I seriously doubt you'd be able to offer any explanation as to how the US went from 11 national "health insurance" companies and 5 regional "health insurance" companies to more than 860 "health insurance" companies in less than 6 years from 1978 to 1984.

After the Chapter 7 & 11 Bankruptcies, mergers, acquisitions, leveraged buyouts and hostile take over that was reduced to 600+ "health insurance" companies by 1988.

Something must have happened for everyone to get a wild hair up their ass and go ballistic with "health insurance" companies, but as usual, no one wants to fix the hole in the roof.
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Old 09-23-2010, 01:27 PM
 
Location: Near a river
16,042 posts, read 20,170,177 times
Reputation: 15736
Quote:
Originally Posted by Mircea View Post
I'm anti-big government, but if government intervention is needed to force the health care industry to step in line with Capitalist Theory, Market Economics and Public Policy then I'm all for it, at least until it equalizes.



It doesn't work that way.

In the first place, health care is a service, not a product like corn or iron ingots or Izod LaCoste shirts and pants.

Also you're totally ignoring the reality of Diminishing Returns, Opportunity Cost, Capacity, Economy of Scale and Market Size.

In 1984 I paid $2400 for an Epson QX-16 computer. It had two 5 1/4" floppy drives and $795 for a 4-head VCR with 2 audio heads.

About 10 years later you could buy a 4-head VCR with 2 audio heads for $69 on sale at Wal-Mart and then I paid $385 for a laptop that does more than my Epson QX-16 could even dream of doing.

When DVD players fist came out they were nearly $1,000 but now you can buy them for $45.

The point is that when new technology is introduced to the market, it is very expensive, but over time the price drops and often drastically.

It's an issue of Supply vs Demand.

No one in the right mind would manufacture and stock-pile 12 Million XBOX 360s and then simultaneously dump them on the market.

You make 500 and if they sell, then you ramp up production to meet demand and then you reach an equilibrium.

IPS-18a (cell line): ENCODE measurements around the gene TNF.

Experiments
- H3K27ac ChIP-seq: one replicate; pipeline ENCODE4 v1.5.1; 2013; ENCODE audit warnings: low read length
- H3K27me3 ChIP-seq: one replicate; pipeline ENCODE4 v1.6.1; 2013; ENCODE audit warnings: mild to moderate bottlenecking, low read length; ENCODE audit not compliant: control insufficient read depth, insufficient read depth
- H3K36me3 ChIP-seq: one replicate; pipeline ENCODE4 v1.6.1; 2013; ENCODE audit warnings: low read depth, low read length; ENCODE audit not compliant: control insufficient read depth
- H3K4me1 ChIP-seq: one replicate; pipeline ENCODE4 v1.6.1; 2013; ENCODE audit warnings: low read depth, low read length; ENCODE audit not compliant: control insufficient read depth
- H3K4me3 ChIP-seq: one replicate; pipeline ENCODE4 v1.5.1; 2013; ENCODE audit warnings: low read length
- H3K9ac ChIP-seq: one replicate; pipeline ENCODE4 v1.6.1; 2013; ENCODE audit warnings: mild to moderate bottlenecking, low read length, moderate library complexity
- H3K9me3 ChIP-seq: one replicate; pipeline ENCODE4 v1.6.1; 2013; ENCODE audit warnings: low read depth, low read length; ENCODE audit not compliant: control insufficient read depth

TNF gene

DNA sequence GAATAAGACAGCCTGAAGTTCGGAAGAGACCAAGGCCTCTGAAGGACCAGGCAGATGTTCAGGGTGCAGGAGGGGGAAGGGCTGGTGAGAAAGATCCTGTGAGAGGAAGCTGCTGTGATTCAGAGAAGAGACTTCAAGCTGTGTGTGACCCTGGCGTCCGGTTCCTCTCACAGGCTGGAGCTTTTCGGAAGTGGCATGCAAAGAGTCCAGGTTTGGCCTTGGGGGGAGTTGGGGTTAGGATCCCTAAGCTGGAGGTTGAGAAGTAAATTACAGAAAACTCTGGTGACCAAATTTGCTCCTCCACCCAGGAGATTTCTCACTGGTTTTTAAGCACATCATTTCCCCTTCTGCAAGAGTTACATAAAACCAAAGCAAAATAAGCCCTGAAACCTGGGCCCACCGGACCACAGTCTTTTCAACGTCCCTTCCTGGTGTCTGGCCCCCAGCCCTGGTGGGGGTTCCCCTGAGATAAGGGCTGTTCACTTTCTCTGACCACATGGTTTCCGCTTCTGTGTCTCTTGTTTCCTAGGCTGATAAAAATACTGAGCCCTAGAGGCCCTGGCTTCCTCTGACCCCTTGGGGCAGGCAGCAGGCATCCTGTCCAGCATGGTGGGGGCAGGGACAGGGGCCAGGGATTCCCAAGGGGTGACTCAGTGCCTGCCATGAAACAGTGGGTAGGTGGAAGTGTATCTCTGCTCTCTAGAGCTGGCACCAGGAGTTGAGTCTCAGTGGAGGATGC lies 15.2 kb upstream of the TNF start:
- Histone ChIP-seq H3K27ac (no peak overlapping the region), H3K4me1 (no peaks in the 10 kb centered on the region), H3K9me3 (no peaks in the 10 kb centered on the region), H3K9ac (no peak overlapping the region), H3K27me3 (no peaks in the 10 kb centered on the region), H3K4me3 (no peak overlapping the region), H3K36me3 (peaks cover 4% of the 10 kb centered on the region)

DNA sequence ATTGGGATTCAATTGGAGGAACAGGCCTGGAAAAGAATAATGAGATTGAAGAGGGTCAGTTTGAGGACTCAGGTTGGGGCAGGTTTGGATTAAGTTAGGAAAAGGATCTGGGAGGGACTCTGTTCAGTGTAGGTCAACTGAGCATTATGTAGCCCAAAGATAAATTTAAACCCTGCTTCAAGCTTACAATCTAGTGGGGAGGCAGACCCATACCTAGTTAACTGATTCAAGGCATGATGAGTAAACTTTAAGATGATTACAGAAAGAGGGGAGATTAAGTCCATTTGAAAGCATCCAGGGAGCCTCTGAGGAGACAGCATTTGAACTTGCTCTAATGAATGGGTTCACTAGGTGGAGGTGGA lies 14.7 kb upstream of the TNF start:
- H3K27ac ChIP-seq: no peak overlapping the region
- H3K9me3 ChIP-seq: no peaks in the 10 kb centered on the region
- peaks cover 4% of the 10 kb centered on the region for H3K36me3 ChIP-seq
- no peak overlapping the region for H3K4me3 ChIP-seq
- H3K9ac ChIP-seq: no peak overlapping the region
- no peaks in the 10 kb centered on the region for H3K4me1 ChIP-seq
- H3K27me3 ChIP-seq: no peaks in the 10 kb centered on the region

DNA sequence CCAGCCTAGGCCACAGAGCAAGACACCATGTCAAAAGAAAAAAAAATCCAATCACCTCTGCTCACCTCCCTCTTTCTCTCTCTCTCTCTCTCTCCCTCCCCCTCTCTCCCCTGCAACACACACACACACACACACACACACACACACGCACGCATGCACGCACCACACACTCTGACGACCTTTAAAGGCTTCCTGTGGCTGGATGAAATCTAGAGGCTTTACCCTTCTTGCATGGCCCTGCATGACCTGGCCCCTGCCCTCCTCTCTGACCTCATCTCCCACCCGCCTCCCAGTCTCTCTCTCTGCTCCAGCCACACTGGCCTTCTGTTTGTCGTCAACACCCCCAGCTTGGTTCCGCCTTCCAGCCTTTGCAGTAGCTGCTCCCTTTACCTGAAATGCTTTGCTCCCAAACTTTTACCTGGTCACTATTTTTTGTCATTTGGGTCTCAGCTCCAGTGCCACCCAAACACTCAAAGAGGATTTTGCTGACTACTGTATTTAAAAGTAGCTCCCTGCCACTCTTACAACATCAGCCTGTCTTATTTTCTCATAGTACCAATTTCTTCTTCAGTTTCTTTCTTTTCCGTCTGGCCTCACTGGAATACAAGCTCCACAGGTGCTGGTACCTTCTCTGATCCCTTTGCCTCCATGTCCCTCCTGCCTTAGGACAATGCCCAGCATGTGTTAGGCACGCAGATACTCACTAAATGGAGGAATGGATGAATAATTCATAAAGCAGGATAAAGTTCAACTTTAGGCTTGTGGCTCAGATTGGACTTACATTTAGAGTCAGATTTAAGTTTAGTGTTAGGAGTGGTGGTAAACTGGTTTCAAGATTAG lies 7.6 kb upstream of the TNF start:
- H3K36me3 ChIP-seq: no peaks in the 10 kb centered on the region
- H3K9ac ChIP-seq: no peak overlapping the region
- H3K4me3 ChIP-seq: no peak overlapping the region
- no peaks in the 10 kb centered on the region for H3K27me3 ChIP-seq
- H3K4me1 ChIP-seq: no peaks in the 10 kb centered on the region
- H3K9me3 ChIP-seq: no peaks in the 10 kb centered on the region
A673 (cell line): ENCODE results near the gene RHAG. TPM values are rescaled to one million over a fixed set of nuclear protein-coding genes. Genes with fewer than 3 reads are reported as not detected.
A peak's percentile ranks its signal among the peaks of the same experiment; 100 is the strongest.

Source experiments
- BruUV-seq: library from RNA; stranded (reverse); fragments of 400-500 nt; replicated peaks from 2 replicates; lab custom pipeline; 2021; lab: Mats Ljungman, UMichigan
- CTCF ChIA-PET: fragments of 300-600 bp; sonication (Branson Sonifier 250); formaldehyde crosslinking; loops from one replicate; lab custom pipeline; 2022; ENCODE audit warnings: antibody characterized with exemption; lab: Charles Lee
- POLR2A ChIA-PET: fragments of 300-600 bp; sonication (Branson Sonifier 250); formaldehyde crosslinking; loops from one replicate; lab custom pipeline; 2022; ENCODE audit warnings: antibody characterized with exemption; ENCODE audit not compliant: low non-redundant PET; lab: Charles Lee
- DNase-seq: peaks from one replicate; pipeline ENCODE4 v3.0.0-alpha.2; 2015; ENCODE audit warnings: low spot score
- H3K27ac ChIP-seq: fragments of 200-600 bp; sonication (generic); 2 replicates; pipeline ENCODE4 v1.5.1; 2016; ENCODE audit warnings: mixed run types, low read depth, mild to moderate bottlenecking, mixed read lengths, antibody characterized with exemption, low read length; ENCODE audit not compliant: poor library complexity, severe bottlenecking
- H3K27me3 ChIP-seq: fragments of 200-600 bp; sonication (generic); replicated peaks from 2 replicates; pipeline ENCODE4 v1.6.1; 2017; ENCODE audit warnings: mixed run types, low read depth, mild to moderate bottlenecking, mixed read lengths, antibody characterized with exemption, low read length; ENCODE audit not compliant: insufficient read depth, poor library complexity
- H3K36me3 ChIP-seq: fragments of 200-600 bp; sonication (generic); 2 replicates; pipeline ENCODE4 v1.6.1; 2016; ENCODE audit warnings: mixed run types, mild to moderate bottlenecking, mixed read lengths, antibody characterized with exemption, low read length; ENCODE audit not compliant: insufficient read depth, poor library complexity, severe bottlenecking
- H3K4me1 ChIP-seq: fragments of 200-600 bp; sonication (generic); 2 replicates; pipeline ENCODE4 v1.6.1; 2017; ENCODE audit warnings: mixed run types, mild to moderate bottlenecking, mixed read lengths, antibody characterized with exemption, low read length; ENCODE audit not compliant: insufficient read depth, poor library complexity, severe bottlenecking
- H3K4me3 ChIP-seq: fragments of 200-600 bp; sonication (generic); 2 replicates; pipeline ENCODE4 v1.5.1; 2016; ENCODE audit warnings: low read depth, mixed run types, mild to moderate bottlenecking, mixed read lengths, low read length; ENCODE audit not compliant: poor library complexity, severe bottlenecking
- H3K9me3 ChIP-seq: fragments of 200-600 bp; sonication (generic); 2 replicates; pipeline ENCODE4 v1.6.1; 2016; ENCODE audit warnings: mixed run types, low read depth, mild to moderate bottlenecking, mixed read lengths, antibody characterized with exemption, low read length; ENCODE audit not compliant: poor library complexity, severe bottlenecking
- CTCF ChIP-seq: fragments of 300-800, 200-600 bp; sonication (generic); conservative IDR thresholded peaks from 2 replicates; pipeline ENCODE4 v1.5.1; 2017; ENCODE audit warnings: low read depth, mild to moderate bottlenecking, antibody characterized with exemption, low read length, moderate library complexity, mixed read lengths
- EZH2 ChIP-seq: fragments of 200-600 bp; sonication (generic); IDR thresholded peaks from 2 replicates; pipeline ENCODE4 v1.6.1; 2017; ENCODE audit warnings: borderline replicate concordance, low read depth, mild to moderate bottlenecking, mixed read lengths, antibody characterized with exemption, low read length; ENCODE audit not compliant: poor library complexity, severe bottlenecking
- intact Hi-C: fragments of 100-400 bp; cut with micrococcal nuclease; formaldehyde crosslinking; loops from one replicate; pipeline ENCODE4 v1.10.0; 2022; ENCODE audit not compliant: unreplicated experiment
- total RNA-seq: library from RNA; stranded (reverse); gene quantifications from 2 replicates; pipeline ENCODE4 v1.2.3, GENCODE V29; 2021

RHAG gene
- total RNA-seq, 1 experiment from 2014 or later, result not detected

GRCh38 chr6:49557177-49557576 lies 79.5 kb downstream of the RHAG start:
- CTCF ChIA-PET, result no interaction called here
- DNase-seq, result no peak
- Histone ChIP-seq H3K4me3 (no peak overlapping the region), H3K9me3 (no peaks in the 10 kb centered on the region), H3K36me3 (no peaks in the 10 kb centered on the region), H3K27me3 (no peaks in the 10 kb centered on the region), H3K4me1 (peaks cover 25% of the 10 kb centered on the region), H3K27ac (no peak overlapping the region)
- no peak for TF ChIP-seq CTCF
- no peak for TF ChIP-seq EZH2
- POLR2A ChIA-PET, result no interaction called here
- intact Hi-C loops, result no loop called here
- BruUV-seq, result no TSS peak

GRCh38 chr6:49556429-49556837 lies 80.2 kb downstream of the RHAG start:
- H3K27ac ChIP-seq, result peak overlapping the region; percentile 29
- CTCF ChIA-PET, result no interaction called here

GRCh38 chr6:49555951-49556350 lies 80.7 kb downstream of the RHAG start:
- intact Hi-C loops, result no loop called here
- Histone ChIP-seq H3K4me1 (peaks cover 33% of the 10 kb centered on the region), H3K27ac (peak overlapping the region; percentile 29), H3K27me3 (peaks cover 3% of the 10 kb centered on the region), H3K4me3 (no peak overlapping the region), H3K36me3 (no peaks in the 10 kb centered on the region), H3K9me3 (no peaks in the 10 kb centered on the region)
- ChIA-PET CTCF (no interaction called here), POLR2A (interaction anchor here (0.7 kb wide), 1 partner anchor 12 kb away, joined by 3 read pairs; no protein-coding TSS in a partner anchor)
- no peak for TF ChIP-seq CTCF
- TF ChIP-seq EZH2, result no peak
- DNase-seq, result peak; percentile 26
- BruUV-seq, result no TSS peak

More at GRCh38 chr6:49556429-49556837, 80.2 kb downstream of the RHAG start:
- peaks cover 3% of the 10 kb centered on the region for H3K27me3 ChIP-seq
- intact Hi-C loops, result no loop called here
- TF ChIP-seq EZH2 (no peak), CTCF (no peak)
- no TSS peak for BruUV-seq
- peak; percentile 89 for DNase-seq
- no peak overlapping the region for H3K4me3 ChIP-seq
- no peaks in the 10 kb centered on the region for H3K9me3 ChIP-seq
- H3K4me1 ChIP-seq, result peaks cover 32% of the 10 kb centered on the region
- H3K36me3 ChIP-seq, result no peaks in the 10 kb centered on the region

But that does not apply to health care technology.

An MRI machine costs anywhere from $2.3 Million to $3 Million.

You want every American to have an MRI machine in their home? Because that's the only way you're going to get the price of an MRI machine to drop below $1 Million.

Who's going to pay for that?

You want Americans to put it on their credit card or on their HELOC?

How about 0% interest and 720 month payments?

Sorry, but here is where reality bites.

There's only so many hospitals and so many clinics and that is just the way it is. You could put a hospital on every block and it still wouldn't drop the price of an MRI machine below $1 Million.

But you would bankrupt the US.

Um, here's a novel question:

How do you recoup the cost on the $2.3 Million MRI machine you just purchased?

Well, you charge patients to use it.

Can 120 people use an MRI machine at one time? No.

How many people can use an MRI machine? If the average cycle run is 34 minutes you could do 14 people in an 8 hour day and how much would you have to charge them to recover your costs?

Oh, yes, thank you very little. Maybe we can pass a law to force people to use MRI machines and require every American to be tested 2 times per week.

Did I mention it costs anywhere from $350,000 to $500,000 to build an MRI Suite?

Oh, you just can't stick an MRI machine anywhere you want, and there is a certain standard of construction.

And who pays the salaries, taxes and benefits of the technicians and maintenance people?

Shall we discuss all of the multi-$Million hospital gadgetry?


There's no doubt you're part of the Under-25 crowd.

Healthy Americans are one of the reasons why you are all in the mess you're in now, and if you were around in the late 1970s you would have known that.

And so what are you going to do when Americans get healthy?

I'll restate your premise in a way that everyone can easily understand.

You own a restaurant and whenever people come to your restaurant, your staff insults them with racial slurs, ridicules and debases them, always gets the order wrong serves the food cold, and spills half of it all over the customers.

Naturally, thee are some sad people who are co-dependent and have very low self-esteem and they actually think your restaurant is deserving of 5 Stars in the Mobile Restaurant Guide.